There are summers when august is a very strange month. August can be full of the dog days, days so hot or days when the unusual happens. Usually august passed without a rainy day numbered among its allotted thirty one days. I suppose I should have sense to doom to come since the day started out cloudy and cool. When I arrived at the yard, there was still no sign of rain and no real expectation for any. I would be working with two guys I knew well, Mike and Gene. We three had developed a very good rapport over the last two years and worked very well together. With cable splicers you either worked alone of together, depending on the job at hand. Today we would be working in a large load manhole. The normal size of your everyday manhole was eight feet long by six feet wide and six feet high. The opening was usually a single nect about two to three feet high. You’ll find most of these manholes in the street but some are located below sidewalks and even in parking lots. The manhole we would be working in had two openings (the manhole lids weight 232 pounds) and its dimensions were eight feet in height by twelve feet in width and twenty feet long. The reason for its size is that racks are mounted to hold the loading capacitors that increase the range of the electrical signal of each pair of copper wires in a telephone cable. The cable we were going to work on was 2400 pair cable. The wire gauge was 26 and the insulation was paper. These cables could have as many as three thousand pairs of wire and be as large as three inches in diameter.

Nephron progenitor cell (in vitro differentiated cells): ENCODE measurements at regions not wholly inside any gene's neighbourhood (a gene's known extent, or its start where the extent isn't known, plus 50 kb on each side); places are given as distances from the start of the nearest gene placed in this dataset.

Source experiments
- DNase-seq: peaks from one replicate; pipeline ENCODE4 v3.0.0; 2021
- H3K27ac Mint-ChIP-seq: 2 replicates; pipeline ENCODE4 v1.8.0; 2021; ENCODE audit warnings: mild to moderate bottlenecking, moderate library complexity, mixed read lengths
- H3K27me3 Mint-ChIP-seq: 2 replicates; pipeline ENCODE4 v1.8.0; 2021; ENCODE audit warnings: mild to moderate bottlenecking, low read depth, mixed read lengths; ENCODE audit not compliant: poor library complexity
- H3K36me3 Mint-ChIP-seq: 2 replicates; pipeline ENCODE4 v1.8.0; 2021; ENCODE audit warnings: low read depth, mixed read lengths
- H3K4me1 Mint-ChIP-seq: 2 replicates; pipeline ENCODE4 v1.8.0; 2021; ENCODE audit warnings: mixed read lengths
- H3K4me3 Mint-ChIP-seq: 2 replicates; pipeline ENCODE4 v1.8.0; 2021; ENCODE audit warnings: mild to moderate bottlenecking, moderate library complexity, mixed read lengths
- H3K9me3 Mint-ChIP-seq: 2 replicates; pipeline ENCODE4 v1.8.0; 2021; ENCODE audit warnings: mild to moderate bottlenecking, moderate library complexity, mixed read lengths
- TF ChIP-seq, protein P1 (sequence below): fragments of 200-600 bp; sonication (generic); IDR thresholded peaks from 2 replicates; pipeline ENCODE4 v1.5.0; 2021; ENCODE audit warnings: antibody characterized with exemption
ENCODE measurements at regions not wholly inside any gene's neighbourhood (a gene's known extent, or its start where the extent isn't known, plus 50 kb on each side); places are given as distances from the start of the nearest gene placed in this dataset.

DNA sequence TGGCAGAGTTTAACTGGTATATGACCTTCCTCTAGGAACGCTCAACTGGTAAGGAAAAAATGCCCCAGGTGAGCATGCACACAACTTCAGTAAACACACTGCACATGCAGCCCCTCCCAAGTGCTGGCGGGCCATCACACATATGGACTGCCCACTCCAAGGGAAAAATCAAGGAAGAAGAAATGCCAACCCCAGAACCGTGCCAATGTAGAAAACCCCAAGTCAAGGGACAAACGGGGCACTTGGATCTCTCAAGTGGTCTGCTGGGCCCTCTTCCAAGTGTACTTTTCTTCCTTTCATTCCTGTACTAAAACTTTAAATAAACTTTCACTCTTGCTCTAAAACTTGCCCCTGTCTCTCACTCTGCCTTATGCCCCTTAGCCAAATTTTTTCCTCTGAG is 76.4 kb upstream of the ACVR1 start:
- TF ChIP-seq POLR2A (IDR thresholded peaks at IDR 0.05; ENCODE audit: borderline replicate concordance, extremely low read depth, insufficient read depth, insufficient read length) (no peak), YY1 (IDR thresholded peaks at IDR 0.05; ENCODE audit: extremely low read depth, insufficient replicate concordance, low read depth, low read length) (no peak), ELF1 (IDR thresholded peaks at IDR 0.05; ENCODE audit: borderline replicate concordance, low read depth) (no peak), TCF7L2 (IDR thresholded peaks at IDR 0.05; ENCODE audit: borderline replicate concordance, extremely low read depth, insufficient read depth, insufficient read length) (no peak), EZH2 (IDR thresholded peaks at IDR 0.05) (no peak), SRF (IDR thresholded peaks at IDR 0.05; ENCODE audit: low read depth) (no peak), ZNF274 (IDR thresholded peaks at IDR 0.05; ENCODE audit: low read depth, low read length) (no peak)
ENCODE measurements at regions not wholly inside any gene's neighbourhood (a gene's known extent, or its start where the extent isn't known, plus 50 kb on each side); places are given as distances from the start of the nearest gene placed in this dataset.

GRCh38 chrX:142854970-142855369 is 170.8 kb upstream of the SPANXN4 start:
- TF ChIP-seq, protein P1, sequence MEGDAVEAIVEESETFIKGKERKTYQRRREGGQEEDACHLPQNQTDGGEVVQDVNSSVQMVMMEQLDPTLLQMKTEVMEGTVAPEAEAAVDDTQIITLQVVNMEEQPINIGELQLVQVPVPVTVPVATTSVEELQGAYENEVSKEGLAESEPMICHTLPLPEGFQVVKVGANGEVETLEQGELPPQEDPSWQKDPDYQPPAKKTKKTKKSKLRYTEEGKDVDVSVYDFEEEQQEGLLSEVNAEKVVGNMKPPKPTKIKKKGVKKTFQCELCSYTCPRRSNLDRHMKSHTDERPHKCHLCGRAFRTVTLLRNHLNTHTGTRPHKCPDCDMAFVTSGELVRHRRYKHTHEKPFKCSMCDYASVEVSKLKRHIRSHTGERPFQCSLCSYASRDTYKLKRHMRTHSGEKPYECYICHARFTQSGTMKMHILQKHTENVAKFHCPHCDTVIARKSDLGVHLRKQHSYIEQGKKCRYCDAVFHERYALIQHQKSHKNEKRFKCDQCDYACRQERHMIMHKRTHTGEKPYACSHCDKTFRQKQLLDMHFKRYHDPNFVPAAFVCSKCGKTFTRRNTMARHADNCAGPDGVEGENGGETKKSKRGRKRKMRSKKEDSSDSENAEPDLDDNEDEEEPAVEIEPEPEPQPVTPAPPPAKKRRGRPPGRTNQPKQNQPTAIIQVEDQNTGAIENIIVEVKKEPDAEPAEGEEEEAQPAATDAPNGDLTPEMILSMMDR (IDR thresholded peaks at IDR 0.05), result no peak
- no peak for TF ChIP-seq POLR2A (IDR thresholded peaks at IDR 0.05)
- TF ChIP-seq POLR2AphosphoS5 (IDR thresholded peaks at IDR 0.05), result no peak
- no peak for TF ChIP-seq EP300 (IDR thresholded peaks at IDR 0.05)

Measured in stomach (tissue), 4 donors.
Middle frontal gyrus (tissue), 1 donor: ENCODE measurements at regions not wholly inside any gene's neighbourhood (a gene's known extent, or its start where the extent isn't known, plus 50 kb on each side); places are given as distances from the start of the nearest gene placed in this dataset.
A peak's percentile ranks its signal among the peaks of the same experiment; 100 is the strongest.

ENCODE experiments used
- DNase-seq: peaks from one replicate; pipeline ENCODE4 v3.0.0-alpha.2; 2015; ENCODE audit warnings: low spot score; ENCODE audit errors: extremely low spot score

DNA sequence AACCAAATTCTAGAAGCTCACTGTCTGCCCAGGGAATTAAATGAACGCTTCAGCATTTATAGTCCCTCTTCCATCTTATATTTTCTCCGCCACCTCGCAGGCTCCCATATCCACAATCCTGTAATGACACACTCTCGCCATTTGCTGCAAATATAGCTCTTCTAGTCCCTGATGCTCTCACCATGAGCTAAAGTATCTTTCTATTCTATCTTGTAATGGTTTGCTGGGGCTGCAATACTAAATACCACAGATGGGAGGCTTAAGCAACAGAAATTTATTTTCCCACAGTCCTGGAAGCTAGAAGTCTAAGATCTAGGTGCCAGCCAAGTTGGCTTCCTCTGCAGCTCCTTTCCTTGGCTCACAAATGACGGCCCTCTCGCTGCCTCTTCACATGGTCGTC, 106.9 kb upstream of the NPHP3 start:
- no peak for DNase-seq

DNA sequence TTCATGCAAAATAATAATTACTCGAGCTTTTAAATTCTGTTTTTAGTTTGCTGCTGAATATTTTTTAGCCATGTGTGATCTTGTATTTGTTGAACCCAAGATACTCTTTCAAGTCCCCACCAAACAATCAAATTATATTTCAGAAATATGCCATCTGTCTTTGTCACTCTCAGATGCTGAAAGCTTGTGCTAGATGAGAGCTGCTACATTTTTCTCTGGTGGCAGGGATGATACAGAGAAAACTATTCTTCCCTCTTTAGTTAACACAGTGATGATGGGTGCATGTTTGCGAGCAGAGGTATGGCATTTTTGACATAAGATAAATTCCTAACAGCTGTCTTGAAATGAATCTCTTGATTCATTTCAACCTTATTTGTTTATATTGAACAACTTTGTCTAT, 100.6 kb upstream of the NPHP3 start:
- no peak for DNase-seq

As usual, we head out for the donut shop to pick up coffee and crullers, then head for the work site. when we arrive we park the vans according to best practices, one in front of the first manhole cover, one in back of the second, and the third van to the side where a sidewalk would normally have been but now was only dirt. The drizzle is starting as we put out the men working signs and the orange safety cones, then we congregate in one van to drink our coffee and eat our crullers. This is the way we start our day’s work. The three of us work so well together that we can do more in less time so that we have that extra break time. by the time we finish our morning repast the drizzle has turned to light rain. That means we will use a manhole ring along with our manhole guards and the plastic tents that cover them. It’s all a bit of extra work but no problem. We have both holes set up and the air blowers and vent hoses hooked up and airing out the manhole. We have already tested to possible methane gas that will sometimes collect in these manholes. That can be a killer. Last big scare I had was the year before when a manhole I was to work in was next to a gasoline station that still had the metal tanks in the ground. One of the tanks had sprung a leak and the gasoline migrated into one of the cables. Gasoline will penetrate the thick plastic coating and then start wetting the paper insulation, thus shorting out the pairs. Our gas detector elements are destroyed by the gasoline, so if you miss the needle spike you’ll never know there is a problem. That repair job was nerve racking because you could faintly smell the gasoline.